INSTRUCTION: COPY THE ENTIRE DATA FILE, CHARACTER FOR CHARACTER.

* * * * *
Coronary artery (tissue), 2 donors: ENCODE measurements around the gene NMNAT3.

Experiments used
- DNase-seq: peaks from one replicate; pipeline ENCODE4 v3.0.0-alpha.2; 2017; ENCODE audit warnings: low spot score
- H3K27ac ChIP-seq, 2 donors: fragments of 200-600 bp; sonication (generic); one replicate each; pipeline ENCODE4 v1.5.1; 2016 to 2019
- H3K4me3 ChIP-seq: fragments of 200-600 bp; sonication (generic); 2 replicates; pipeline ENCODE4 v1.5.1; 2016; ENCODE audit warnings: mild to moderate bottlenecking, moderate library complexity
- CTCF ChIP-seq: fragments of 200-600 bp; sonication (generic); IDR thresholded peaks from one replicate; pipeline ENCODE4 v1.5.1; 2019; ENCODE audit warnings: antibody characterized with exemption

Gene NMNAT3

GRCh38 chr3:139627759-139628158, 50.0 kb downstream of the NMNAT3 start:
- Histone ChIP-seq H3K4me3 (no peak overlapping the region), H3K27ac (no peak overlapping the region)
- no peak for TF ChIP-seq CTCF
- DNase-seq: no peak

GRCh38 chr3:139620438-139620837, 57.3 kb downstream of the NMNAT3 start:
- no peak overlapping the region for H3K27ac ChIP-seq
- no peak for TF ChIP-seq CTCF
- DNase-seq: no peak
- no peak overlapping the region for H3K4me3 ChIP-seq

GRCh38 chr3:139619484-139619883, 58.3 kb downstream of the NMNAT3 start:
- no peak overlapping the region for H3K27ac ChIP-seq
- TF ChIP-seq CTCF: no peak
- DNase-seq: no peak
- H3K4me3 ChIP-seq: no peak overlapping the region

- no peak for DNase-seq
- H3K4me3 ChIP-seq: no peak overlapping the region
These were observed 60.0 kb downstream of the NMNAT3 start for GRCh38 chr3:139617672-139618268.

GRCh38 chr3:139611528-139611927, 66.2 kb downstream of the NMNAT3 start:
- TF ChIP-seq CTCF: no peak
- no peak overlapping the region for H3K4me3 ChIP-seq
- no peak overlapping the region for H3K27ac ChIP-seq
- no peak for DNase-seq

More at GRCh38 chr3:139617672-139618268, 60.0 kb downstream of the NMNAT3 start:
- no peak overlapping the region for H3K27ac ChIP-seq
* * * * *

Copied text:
Coronary artery (tissue), 2 donors: ENCODE measurements around the gene NMNAT3.

Experiments used
- DNase-seq: peaks from one replicate; pipeline ENCODE4 v3.0.0-alpha.2; 2017; ENCODE audit warnings: low spot score
- H3K27ac ChIP-seq, 2 donors: fragments of 200-600 bp; sonication (generic); one replicate each; pipeline ENCODE4 v1.5.1; 2016 to 2019
- H3K4me3 ChIP-seq: fragments of 200-600 bp; sonication (generic); 2 replicates; pipeline ENCODE4 v1.5.1; 2016; ENCODE audit warnings: mild to moderate bottlenecking, moderate library complexity
- CTCF ChIP-seq: fragments of 200-600 bp; sonication (generic); IDR thresholded peaks from one replicate; pipeline ENCODE4 v1.5.1; 2019; ENCODE audit warnings: antibody characterized with exemption

Gene NMNAT3

GRCh38 chr3:139627759-139628158, 50.0 kb downstream of the NMNAT3 start:
- Histone ChIP-seq H3K4me3 (no peak overlapping the region), H3K27ac (no peak overlapping the region)
- no peak for TF ChIP-seq CTCF
- DNase-seq: no peak

GRCh38 chr3:139620438-139620837, 57.3 kb downstream of the NMNAT3 start:
- no peak overlapping the region for H3K27ac ChIP-seq
- no peak for TF ChIP-seq CTCF
- DNase-seq: no peak
- no peak overlapping the region for H3K4me3 ChIP-seq

GRCh38 chr3:139619484-139619883, 58.3 kb downstream of the NMNAT3 start:
- no peak overlapping the region for H3K27ac ChIP-seq
- TF ChIP-seq CTCF: no peak
- DNase-seq: no peak
- H3K4me3 ChIP-seq: no peak overlapping the region

- no peak for DNase-seq
- H3K4me3 ChIP-seq: no peak overlapping the region
These were observed 60.0 kb downstream of the NMNAT3 start for GRCh38 chr3:139617672-139618268.

GRCh38 chr3:139611528-139611927, 66.2 kb downstream of the NMNAT3 start:
- TF ChIP-seq CTCF: no peak
- no peak overlapping the region for H3K4me3 ChIP-seq
- no peak overlapping the region for H3K27ac ChIP-seq
- no peak for DNase-seq

More at GRCh38 chr3:139617672-139618268, 60.0 kb downstream of the NMNAT3 start:
- no peak overlapping the region for H3K27ac ChIP-seq